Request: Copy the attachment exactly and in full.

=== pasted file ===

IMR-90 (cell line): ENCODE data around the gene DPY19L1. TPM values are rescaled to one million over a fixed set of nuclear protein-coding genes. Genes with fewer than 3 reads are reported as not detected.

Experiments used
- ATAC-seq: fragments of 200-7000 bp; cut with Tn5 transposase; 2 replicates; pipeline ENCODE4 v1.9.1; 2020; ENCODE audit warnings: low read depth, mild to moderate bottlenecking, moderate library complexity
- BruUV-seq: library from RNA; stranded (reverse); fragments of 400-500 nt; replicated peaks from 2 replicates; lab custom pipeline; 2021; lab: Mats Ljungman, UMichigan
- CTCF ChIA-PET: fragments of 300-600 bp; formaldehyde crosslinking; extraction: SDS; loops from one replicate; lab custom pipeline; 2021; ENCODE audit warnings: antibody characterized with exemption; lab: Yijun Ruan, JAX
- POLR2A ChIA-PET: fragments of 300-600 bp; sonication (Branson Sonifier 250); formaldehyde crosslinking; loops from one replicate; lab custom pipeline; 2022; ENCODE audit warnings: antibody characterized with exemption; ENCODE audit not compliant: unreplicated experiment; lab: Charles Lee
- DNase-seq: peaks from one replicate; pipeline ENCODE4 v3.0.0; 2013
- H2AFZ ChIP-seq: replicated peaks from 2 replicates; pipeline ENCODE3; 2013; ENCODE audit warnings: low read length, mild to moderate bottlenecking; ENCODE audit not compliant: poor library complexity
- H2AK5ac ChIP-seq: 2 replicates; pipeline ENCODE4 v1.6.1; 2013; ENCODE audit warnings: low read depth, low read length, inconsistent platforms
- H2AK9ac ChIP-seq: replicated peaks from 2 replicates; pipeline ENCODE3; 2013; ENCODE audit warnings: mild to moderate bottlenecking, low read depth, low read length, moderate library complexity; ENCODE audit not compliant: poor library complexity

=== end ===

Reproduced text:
IMR-90 (cell line): ENCODE data around the gene DPY19L1. TPM values are rescaled to one million over a fixed set of nuclear protein-coding genes. Genes with fewer than 3 reads are reported as not detected.

Experiments used
- ATAC-seq: fragments of 200-7000 bp; cut with Tn5 transposase; 2 replicates; pipeline ENCODE4 v1.9.1; 2020; ENCODE audit warnings: low read depth, mild to moderate bottlenecking, moderate library complexity
- BruUV-seq: library from RNA; stranded (reverse); fragments of 400-500 nt; replicated peaks from 2 replicates; lab custom pipeline; 2021; lab: Mats Ljungman, UMichigan
- CTCF ChIA-PET: fragments of 300-600 bp; formaldehyde crosslinking; extraction: SDS; loops from one replicate; lab custom pipeline; 2021; ENCODE audit warnings: antibody characterized with exemption; lab: Yijun Ruan, JAX
- POLR2A ChIA-PET: fragments of 300-600 bp; sonication (Branson Sonifier 250); formaldehyde crosslinking; loops from one replicate; lab custom pipeline; 2022; ENCODE audit warnings: antibody characterized with exemption; ENCODE audit not compliant: unreplicated experiment; lab: Charles Lee
- DNase-seq: peaks from one replicate; pipeline ENCODE4 v3.0.0; 2013
- H2AFZ ChIP-seq: replicated peaks from 2 replicates; pipeline ENCODE3; 2013; ENCODE audit warnings: low read length, mild to moderate bottlenecking; ENCODE audit not compliant: poor library complexity
- H2AK5ac ChIP-seq: 2 replicates; pipeline ENCODE4 v1.6.1; 2013; ENCODE audit warnings: low read depth, low read length, inconsistent platforms
- H2AK9ac ChIP-seq: replicated peaks from 2 replicates; pipeline ENCODE3; 2013; ENCODE audit warnings: mild to moderate bottlenecking, low read depth, low read length, moderate library complexity; ENCODE audit not compliant: poor library complexity